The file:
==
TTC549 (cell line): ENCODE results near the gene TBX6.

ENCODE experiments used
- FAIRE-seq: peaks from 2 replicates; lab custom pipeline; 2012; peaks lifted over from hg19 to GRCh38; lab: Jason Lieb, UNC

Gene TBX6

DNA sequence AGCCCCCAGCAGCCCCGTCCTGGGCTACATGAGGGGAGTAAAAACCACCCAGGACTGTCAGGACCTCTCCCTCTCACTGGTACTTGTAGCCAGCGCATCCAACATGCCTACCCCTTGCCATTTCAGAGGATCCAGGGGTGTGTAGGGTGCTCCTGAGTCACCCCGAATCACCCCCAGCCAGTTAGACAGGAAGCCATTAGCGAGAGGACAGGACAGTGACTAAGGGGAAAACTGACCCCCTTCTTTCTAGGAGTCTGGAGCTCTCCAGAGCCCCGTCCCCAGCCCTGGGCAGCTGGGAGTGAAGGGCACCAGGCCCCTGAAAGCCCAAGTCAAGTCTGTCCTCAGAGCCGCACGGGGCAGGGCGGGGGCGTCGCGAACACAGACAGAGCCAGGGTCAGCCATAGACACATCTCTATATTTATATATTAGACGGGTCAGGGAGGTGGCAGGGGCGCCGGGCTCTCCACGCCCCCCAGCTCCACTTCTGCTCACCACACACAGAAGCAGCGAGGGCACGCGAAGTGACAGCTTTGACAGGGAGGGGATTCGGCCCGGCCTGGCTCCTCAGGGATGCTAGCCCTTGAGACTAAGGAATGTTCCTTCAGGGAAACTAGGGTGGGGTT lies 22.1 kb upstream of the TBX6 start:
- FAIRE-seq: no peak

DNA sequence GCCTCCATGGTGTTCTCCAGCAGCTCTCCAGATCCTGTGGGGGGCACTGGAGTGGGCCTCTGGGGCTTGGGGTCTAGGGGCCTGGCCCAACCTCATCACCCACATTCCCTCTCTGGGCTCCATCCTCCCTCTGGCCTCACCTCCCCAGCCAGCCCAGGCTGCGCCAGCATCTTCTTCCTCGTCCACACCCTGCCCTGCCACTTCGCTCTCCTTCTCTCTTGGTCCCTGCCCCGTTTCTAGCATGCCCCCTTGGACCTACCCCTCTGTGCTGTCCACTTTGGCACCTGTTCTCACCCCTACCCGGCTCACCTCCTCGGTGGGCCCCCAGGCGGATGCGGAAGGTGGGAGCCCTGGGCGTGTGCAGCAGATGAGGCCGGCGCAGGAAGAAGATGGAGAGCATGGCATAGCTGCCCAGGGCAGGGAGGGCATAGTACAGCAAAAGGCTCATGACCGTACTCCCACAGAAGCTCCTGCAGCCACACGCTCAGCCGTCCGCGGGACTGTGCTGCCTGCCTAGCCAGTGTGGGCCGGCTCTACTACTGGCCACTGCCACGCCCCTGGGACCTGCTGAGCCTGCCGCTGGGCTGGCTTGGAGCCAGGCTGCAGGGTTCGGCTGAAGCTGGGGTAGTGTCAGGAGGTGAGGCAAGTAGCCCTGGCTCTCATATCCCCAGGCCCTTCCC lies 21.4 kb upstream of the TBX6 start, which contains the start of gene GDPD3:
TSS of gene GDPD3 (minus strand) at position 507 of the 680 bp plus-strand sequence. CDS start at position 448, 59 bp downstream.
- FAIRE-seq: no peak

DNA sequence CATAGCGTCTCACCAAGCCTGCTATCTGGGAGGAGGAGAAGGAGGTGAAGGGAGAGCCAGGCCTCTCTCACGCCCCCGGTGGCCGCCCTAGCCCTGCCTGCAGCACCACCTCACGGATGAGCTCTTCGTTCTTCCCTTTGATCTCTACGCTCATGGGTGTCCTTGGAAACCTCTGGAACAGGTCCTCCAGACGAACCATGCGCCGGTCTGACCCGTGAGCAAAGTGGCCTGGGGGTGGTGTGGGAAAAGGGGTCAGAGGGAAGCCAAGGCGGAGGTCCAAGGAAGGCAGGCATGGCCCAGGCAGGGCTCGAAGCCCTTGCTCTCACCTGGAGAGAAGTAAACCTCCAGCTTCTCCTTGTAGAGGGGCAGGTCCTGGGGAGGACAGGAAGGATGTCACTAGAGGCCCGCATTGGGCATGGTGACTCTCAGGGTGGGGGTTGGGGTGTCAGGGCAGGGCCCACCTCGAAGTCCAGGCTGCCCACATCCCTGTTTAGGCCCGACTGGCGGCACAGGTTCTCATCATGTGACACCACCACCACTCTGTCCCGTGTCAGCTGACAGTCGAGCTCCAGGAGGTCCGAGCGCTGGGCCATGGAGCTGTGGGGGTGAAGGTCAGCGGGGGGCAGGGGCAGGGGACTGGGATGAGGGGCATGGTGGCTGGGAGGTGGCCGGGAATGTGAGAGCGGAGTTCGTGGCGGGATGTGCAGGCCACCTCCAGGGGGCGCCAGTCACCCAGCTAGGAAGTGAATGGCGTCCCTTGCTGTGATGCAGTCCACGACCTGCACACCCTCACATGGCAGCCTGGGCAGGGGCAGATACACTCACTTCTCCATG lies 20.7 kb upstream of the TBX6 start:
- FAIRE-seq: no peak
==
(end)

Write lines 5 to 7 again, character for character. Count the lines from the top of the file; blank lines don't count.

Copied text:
DNA sequence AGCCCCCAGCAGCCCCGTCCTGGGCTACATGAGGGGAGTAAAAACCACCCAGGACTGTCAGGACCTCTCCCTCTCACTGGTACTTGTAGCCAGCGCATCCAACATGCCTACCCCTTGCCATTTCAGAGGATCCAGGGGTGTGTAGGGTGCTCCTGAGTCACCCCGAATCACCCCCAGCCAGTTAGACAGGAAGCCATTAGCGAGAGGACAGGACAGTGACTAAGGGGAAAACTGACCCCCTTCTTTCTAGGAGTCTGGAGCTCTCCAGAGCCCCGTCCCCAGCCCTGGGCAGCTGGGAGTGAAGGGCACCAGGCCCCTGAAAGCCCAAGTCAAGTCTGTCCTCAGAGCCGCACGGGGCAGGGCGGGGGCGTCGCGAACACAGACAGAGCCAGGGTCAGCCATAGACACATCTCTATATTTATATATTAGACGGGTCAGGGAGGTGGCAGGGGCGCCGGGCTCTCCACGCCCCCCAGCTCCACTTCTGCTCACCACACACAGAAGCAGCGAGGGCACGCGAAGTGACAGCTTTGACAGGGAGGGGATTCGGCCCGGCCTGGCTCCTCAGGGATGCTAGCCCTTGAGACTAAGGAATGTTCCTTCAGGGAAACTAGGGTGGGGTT lies 22.1 kb upstream of the TBX6 start:
- FAIRE-seq: no peak

DNA sequence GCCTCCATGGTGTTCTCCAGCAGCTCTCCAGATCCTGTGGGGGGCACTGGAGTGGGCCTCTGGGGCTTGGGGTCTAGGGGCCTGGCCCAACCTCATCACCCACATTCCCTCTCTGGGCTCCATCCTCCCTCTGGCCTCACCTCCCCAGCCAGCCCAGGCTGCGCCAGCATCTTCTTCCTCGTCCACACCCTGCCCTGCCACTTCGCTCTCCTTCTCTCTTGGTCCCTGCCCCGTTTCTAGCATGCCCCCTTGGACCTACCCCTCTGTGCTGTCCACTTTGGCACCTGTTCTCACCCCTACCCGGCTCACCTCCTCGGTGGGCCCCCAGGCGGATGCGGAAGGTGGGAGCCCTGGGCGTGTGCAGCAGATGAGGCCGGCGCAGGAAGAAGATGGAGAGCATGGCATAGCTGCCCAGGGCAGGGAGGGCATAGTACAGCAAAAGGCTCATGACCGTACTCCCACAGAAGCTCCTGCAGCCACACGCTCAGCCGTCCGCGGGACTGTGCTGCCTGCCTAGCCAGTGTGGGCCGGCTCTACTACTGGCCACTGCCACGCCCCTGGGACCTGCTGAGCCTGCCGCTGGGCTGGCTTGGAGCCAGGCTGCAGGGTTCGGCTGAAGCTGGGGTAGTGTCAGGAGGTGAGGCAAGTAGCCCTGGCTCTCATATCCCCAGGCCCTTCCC lies 21.4 kb upstream of the TBX6 start, which contains the start of gene GDPD3: